Why the iWatch is the Lebron James of Tech (Yes, Seriously)
You've heard about the iWatch. Unless you've been sleeping under a rock -- or don't care at all sports -- you've also heard about LeBron James latest career move. In a brazen push to bridge two trending topics, let me say that iWatch is more like the NBA's biggest star than you probably think. Bear with me. There's a method to my madness.
King James finally made his decision this past weekend, letting Cleveland Cavaliers fans know that he's coming home. It's a feel-good story, and something that even I, a longtime Miami Heat season ticket holder, can respect. More importantly, it thaws the icy free agent market -- everyone else had been left in limbo awaiting James' decision. The moment that he made his intentions clear, other free agents quickly started hooking up with other teams as if they were barflies matching up after last call at a speed-dating event.
James isn't just the best basketball player on the planet right now, having lead a team to four consecutive NBA Finals appearances for the first time since the 1960s. He's a tastemaker, and as a free agent was able to reset the competitive landscape merely by letting us know where he was heading.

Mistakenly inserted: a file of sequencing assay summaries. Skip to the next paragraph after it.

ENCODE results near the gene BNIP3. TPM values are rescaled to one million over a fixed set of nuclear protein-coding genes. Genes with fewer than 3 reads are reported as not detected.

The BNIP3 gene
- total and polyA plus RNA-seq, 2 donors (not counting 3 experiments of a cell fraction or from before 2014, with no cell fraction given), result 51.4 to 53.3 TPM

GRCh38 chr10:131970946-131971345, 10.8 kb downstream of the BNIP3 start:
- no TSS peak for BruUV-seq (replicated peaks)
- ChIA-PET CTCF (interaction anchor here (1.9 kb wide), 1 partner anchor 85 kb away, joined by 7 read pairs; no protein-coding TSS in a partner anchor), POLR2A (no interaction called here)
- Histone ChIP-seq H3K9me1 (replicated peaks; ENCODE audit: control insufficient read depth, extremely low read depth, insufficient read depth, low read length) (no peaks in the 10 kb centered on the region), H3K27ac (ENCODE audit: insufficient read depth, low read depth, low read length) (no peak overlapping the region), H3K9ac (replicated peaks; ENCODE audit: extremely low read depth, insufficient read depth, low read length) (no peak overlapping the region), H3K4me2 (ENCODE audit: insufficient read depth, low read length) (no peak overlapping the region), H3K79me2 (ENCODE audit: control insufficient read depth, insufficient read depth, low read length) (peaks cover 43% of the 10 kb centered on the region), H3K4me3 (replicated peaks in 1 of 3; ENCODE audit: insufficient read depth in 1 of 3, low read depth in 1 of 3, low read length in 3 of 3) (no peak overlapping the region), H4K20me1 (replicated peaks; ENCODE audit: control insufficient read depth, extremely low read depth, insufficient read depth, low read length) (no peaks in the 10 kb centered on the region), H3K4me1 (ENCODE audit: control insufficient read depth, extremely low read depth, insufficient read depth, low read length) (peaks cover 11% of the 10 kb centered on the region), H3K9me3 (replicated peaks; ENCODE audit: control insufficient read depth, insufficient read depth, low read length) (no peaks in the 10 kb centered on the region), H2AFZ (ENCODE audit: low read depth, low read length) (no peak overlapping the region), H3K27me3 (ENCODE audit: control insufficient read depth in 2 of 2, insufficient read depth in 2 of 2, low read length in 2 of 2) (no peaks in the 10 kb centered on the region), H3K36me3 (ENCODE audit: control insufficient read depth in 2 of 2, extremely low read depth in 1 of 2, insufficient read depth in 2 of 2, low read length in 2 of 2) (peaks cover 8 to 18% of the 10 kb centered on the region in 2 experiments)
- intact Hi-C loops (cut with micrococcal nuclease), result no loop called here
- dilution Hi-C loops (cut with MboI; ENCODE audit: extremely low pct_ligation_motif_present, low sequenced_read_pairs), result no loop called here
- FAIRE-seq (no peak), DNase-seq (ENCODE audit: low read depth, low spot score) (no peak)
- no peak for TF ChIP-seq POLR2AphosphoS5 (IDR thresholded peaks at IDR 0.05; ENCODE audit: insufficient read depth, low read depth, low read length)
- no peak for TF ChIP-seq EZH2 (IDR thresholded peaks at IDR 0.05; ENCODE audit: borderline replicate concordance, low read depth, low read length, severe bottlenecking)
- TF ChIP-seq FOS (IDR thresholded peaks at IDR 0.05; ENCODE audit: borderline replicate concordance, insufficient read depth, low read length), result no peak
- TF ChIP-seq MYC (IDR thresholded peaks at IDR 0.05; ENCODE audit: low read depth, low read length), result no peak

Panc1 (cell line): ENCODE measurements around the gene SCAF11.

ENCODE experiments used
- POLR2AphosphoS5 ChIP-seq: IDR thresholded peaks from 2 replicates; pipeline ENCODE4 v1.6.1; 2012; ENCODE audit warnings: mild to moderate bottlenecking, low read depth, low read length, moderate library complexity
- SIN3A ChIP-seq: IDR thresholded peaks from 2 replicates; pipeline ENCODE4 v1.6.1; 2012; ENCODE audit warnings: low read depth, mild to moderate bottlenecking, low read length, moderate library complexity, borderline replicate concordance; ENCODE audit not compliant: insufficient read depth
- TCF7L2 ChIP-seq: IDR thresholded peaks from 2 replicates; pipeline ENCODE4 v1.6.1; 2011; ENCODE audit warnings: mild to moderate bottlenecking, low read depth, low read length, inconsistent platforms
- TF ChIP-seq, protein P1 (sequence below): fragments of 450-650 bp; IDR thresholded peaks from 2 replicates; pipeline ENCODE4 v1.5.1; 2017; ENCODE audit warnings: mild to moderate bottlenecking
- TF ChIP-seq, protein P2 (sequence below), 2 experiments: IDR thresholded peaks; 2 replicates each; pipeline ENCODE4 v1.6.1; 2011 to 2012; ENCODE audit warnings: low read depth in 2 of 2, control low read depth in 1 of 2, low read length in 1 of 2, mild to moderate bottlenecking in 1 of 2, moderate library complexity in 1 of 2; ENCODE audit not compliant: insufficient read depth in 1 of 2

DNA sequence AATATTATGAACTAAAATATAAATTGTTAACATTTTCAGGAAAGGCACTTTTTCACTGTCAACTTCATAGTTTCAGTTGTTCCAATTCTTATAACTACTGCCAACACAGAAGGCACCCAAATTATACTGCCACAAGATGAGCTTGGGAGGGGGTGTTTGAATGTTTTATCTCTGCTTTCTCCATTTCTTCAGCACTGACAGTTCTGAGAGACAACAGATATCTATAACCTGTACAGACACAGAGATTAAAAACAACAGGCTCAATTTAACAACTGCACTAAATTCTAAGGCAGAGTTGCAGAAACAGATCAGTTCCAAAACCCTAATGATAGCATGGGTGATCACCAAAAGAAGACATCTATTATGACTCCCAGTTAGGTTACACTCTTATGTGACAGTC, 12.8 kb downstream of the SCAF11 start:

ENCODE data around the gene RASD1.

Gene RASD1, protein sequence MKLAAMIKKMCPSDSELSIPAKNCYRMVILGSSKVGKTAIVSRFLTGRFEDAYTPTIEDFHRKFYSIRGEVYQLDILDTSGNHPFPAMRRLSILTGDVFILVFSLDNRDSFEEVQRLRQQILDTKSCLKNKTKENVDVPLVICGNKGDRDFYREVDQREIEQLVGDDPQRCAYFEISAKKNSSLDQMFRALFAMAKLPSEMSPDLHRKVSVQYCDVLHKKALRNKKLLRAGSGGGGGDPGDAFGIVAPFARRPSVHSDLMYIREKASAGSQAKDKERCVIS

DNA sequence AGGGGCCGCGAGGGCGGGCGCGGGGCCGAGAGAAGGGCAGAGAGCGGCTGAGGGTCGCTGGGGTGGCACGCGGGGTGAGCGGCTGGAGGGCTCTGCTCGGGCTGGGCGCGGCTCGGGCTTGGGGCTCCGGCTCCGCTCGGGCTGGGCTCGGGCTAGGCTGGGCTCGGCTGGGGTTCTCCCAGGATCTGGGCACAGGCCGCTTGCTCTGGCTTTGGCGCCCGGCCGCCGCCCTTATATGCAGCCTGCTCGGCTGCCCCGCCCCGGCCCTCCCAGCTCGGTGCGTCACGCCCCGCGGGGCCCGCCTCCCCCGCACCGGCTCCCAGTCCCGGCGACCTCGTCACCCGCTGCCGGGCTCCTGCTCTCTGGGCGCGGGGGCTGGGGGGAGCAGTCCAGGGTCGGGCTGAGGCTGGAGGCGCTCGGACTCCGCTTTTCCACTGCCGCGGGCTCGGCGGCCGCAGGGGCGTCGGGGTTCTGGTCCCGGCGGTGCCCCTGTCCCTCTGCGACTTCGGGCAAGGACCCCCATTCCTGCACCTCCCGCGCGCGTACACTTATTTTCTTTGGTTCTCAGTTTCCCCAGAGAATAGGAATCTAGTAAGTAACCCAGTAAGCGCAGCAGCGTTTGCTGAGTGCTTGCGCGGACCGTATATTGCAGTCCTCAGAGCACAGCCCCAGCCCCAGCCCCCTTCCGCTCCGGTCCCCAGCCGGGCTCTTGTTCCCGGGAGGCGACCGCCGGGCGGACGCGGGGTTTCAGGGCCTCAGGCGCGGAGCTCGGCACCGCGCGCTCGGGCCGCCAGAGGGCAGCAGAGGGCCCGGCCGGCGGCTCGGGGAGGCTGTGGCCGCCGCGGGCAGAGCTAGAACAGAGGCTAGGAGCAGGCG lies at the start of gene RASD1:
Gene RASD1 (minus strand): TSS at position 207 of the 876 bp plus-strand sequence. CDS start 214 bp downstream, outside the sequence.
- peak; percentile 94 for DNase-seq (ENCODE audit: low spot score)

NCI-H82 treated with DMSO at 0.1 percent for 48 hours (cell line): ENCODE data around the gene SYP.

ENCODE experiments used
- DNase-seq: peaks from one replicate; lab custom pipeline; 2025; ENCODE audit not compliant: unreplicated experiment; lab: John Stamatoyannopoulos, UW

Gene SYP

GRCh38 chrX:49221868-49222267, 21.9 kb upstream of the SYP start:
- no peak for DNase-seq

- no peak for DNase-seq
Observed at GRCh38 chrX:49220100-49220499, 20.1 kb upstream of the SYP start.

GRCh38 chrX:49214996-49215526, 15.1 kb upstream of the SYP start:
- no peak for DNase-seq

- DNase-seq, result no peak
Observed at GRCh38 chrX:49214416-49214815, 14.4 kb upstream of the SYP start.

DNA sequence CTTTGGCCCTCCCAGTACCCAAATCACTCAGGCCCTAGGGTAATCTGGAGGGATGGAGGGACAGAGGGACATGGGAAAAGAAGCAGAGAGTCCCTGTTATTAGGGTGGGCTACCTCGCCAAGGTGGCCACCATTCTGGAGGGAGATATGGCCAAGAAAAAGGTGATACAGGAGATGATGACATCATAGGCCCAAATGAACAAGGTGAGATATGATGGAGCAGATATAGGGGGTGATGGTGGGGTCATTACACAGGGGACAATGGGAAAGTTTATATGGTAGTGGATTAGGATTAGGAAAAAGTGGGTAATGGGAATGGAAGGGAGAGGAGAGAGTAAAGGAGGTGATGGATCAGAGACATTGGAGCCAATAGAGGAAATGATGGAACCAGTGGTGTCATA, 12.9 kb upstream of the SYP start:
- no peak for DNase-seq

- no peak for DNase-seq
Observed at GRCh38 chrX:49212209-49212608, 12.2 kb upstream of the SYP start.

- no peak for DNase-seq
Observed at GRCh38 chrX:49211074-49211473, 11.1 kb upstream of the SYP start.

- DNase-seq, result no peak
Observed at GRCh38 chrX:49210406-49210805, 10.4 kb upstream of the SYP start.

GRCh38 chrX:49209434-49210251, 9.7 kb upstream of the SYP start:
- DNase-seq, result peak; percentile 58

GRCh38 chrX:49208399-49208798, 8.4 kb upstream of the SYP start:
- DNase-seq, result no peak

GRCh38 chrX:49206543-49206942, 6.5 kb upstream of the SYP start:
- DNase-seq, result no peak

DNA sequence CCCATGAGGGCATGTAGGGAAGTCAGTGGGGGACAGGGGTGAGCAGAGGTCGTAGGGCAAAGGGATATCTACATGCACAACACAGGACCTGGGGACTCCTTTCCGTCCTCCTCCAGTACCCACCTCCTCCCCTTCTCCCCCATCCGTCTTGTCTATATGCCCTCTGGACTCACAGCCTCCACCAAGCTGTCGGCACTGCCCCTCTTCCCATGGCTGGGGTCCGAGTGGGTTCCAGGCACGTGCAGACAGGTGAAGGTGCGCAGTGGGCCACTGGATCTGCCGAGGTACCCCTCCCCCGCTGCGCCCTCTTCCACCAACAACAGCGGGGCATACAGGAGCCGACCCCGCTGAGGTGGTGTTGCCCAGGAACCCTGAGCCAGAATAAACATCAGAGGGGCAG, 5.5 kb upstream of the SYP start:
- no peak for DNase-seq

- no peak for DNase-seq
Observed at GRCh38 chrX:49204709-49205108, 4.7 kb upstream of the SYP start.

Isn't that where Apple is with the iWatch right now? We all know that wearable computing is the future, but the market for smartwatches has been stuck in limbo, much as the NBA free agent market was until James tipped his hand. The Kickstarter-funded Pebble tickled our curiosity, but limited features have kept left it a novelty item. Tech giants Samsung (SSNLF), Sony (SNE), Qualcomm (QCOM) and more recently LG (LPL) have made their own plays to grab you by the Bluetooth-tethered wrist, but you're not budging because you have too much fashion sense to be donning the ugly yet practical devices.
The iKing's Holding Court
It's pretty clear why consumers haven't gravitated to any single smartwatch in significant numbers yet. Everyone in the nascent industry is waiting to see what the iWatch is going to do, just as the NBA eagerly anticipated James' move before deciding where everybody else would land.
%VIRTUAL-article-sponsoredlinks%Until we see a real live iWatch -- and determine just how well it raises the bar -- all the existing gadgets are in wearable computing purgatory.
This isn't necessarily a bad place to be. Samsung -- let's call it the Carmelo Anthony of this game given its volume-leader ways despite being a low-percentage shooter -- is now on the third generation of its Galaxy Gear line. That experience, even in failure, could give it a seasoned edge once Apple lets the rest of the world know what it really wants in a smartwatch.
Once the iWatch makes smartwatches trendy and fashionable, everyone else will have a better indication of where they have to go if they want to play next season.
Motley Fool contributing writer Rick Munarriz owns shares of Qualcomm. The Motley Fool recommends Apple. The Motley Fool owns shares of Apple and Qualcomm. Try any of our newsletter services free for 30 days.